PROJECT IMMERSE, Lance Weiler, USA // We’re pleased to welcome Lance with a project about conspiracy theories, how they work online and get their hooks into you (QAnon, deep fakes etc.). You're in contact with a virtual and enigmatic character who's dumping you (and your team - it’s playing on Zoom and Miro) all sorts of bits and pieces of information. You have to link the pieces together. It’s like an online escape room or a puzzle of sorts, where you realize the darkness of what many of us are exposed to every day on social media..
CONNECTIONS - NO ONE IS AN ISLAND, Suvi Andrea Helminen, Ulrik Gutkin, Kasper Bøttcher, Denmark, Finland // Here the director has been, from the very beginning of the pandemic, working with people all around the world who would be holding up their phone and filming for one minute - so we hear them talk and see what they see. It is an extremely global project - and an intimate journey as well. The experience will be interactive and for nine people at a time; you can actually decide where you want to go next based on your emotions. We're seeing a common experience of 2020 through the perspective of someone in Somalia, and then someone in Argentina, then in the UK. As a live experience shaped by the audience, every time you will watch this, it is going to be different.
KVÖLDVAKA, Dane Christensen, Carol Dalrymple, Barna Szász, Denmark, Hungary, USA // It's a mobile augmented reality project based on Icelandic folklore that asks you to have a deeper relationship to nature. They want this to be experienced outdoors. They want you to go out and find at least something that's natural in your environment - which, let's face it, everybody's finding lots of excuses to do these days. Folk memory is actually part of the landscape. It asks you to sort of open up your third eye, which you manage through your phone, in order to be able to have an encounter with one of these strange hidden creatures from Icelandic folklore. They're really looking at how the interconnectedness of all things (stories and reality, biology and ecology, environmental and human rights..) and somehow immersive storytelling leads you there.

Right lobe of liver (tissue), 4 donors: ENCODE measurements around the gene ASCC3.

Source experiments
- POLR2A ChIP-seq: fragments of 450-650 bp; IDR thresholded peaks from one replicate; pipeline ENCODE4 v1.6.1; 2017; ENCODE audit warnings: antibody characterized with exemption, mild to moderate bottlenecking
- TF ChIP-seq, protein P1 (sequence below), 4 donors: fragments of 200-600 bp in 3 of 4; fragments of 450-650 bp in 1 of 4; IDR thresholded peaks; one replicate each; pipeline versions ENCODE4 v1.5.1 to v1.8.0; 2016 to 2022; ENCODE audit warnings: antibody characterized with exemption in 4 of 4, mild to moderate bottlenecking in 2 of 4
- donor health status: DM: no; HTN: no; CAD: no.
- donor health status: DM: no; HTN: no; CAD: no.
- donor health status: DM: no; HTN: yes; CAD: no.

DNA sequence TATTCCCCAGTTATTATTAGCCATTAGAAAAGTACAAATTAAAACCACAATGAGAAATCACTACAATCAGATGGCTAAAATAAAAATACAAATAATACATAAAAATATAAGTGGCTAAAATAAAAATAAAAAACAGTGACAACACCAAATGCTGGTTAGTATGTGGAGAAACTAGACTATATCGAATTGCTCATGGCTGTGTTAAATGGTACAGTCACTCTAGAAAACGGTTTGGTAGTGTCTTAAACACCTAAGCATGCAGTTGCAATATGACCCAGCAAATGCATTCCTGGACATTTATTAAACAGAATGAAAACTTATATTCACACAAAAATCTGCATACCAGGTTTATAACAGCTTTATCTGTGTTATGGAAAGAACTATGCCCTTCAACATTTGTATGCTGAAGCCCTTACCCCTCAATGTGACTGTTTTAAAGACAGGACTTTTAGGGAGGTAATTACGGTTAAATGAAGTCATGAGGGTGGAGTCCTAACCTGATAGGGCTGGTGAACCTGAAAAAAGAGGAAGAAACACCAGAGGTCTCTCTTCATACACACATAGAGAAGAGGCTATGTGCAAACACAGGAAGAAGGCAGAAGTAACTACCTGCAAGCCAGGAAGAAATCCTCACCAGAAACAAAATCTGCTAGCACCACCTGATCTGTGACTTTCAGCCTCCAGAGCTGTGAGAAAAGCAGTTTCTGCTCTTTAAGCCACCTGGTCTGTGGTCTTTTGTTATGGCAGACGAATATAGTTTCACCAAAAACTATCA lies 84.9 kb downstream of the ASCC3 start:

MIMIC, Reid Hannaford, Danielle Sheli Levy, Arthur Choi, Canada, Korea, USA // It is a participatory documentary about our relationship to artificial intelligence. The audience as well as experts and social commentators on AI, are asked a series of questions designed to get an overview of ethics and impact of different forms of Artificial Intelligence.
THE SMALLEST OF WORLDS: A SOCIAL LANDSCAPE OF COLLECTED PRIVACY, Uwe Brunner, Bettina Katja Lange, Joan Soler-Adillon, Austria, Germany, Spain // It's created from submissions from all around the world, in locations where people were locked down: photogrammetry scans of their environment, to create an interactive spatial poem about confinement. It was intended to be a physical installation; what will be showcased at DOX will be an iteration of it online. You will be able to discover this as a maze of different content, on an individual journey through WebVR.
SONIC CELLUMONIALS, Baum & Leahy, Sofie Birch, Greg Orrom Swan, Denmark, UK // It’s a ritual, a ceremony in which you are asked to connect with your biome - millions of invisible creatures that constitute half of our body weight, with an effect on our health, including mental health. You’ll have to go through a guided meditation with musicians and creative technologists leading the way. We are also talking about developing it for a physical and immersive exhibition.
SYMBIOTICA, Natalia Cabrera, Juan Ferrer, Sebastián González, Chile // Following HYPHA (presented at Sundance 2020) last year, it’s another project connecting us to the nature of things, as we should see ourselves interconnected in with society and the environment. Through this WebVR experience we encounter the symbiotic nature of lichen and discover what humanity can learn from this. They will present a live concert in the WebVR space, which will be very collaborative for the audience.
THE NATURE OF ISOLATION AND LONELINESS – A Live Experience in VR, Philip Schneider, Hans Rosenstöm, Andreas Koefoed, Denmark // This is a Danish project which is a choral performance that will be live streamed in VR.